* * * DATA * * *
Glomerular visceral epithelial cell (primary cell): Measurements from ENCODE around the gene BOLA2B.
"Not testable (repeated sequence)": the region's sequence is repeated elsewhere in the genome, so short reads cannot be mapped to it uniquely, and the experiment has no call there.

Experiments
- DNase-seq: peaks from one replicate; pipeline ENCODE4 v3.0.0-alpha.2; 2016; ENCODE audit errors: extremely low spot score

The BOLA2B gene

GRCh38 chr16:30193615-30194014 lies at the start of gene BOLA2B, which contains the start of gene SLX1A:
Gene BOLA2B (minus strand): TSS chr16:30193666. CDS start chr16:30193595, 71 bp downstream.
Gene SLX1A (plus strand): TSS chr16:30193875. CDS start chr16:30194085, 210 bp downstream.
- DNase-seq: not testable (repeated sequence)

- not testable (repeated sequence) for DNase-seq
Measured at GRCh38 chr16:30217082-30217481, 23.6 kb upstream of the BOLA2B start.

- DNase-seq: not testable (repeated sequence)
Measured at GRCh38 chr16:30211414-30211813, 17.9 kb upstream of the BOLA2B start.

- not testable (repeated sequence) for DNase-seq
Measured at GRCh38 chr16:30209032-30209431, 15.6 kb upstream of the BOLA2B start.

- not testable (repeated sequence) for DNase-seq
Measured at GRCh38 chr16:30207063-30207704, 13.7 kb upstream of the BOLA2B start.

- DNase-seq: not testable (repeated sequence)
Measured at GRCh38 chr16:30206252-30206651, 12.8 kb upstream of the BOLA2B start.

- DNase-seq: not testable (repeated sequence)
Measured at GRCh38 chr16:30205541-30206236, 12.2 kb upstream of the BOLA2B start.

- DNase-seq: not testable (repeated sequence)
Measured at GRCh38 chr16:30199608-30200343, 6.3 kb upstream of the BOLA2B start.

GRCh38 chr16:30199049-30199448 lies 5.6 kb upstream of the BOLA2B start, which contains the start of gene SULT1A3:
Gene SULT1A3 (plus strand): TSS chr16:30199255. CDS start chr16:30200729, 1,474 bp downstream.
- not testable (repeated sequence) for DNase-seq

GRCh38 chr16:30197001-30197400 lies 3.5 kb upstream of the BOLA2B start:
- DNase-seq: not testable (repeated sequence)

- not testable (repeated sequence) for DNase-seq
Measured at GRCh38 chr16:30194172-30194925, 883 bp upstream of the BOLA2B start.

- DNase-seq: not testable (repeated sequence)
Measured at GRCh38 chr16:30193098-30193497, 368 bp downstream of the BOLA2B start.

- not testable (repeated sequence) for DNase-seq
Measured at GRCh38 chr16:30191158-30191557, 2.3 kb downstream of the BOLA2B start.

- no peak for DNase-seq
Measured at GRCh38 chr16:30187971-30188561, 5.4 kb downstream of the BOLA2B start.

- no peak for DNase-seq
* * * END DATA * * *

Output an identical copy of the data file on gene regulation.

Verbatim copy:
Glomerular visceral epithelial cell (primary cell): Measurements from ENCODE around the gene BOLA2B.
"Not testable (repeated sequence)": the region's sequence is repeated elsewhere in the genome, so short reads cannot be mapped to it uniquely, and the experiment has no call there.

Experiments
- DNase-seq: peaks from one replicate; pipeline ENCODE4 v3.0.0-alpha.2; 2016; ENCODE audit errors: extremely low spot score

The BOLA2B gene

GRCh38 chr16:30193615-30194014 lies at the start of gene BOLA2B, which contains the start of gene SLX1A:
Gene BOLA2B (minus strand): TSS chr16:30193666. CDS start chr16:30193595, 71 bp downstream.
Gene SLX1A (plus strand): TSS chr16:30193875. CDS start chr16:30194085, 210 bp downstream.
- DNase-seq: not testable (repeated sequence)

- not testable (repeated sequence) for DNase-seq
Measured at GRCh38 chr16:30217082-30217481, 23.6 kb upstream of the BOLA2B start.

- DNase-seq: not testable (repeated sequence)
Measured at GRCh38 chr16:30211414-30211813, 17.9 kb upstream of the BOLA2B start.

- not testable (repeated sequence) for DNase-seq
Measured at GRCh38 chr16:30209032-30209431, 15.6 kb upstream of the BOLA2B start.

- not testable (repeated sequence) for DNase-seq
Measured at GRCh38 chr16:30207063-30207704, 13.7 kb upstream of the BOLA2B start.

- DNase-seq: not testable (repeated sequence)
Measured at GRCh38 chr16:30206252-30206651, 12.8 kb upstream of the BOLA2B start.

- DNase-seq: not testable (repeated sequence)
Measured at GRCh38 chr16:30205541-30206236, 12.2 kb upstream of the BOLA2B start.

- DNase-seq: not testable (repeated sequence)
Measured at GRCh38 chr16:30199608-30200343, 6.3 kb upstream of the BOLA2B start.

GRCh38 chr16:30199049-30199448 lies 5.6 kb upstream of the BOLA2B start, which contains the start of gene SULT1A3:
Gene SULT1A3 (plus strand): TSS chr16:30199255. CDS start chr16:30200729, 1,474 bp downstream.
- not testable (repeated sequence) for DNase-seq

GRCh38 chr16:30197001-30197400 lies 3.5 kb upstream of the BOLA2B start:
- DNase-seq: not testable (repeated sequence)

- not testable (repeated sequence) for DNase-seq
Measured at GRCh38 chr16:30194172-30194925, 883 bp upstream of the BOLA2B start.

- DNase-seq: not testable (repeated sequence)
Measured at GRCh38 chr16:30193098-30193497, 368 bp downstream of the BOLA2B start.

- not testable (repeated sequence) for DNase-seq
Measured at GRCh38 chr16:30191158-30191557, 2.3 kb downstream of the BOLA2B start.

- no peak for DNase-seq
Measured at GRCh38 chr16:30187971-30188561, 5.4 kb downstream of the BOLA2B start.

- no peak for DNase-seq